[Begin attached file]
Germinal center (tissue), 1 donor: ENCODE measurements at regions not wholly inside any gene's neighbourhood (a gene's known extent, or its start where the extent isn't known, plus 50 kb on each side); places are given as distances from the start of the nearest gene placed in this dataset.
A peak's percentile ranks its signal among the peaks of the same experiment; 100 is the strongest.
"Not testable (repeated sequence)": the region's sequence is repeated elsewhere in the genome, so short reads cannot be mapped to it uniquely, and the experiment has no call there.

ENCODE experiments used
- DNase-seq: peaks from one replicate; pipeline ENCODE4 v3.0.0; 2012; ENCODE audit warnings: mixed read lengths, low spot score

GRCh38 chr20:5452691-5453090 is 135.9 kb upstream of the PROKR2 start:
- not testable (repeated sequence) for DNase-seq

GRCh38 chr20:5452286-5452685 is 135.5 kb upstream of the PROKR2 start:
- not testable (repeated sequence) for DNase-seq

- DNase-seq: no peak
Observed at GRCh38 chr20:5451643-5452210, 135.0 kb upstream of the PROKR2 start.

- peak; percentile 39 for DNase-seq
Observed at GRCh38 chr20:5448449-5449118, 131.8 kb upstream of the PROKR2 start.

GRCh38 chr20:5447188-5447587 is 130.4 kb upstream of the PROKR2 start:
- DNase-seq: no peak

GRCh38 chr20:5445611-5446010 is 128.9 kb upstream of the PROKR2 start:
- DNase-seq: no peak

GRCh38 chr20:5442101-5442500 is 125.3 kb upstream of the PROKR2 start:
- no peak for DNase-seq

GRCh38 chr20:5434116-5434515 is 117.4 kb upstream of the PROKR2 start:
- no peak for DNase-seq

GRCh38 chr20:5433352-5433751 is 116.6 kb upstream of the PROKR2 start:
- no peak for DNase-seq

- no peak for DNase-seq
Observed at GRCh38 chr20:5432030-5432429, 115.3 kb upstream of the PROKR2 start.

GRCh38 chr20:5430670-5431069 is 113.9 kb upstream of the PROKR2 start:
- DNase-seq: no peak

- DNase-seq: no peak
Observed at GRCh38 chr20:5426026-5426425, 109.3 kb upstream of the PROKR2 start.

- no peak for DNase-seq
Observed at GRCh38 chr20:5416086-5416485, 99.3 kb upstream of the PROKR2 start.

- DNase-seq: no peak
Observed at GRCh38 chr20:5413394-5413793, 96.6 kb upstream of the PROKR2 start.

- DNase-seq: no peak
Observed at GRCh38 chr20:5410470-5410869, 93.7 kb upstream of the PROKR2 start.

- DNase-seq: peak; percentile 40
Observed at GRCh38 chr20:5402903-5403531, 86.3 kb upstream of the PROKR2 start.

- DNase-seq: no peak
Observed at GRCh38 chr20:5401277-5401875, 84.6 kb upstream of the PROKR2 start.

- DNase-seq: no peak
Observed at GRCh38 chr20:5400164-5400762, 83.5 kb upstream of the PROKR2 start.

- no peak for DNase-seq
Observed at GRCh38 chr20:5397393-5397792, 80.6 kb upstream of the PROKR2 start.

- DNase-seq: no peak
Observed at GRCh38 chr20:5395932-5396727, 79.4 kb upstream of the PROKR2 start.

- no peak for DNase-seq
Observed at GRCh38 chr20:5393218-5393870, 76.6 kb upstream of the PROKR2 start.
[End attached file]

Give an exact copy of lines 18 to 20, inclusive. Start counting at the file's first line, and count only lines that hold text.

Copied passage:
GRCh38 chr20:5442101-5442500 is 125.3 kb upstream of the PROKR2 start:
- no peak for DNase-seq

GRCh38 chr20:5434116-5434515 is 117.4 kb upstream of the PROKR2 start: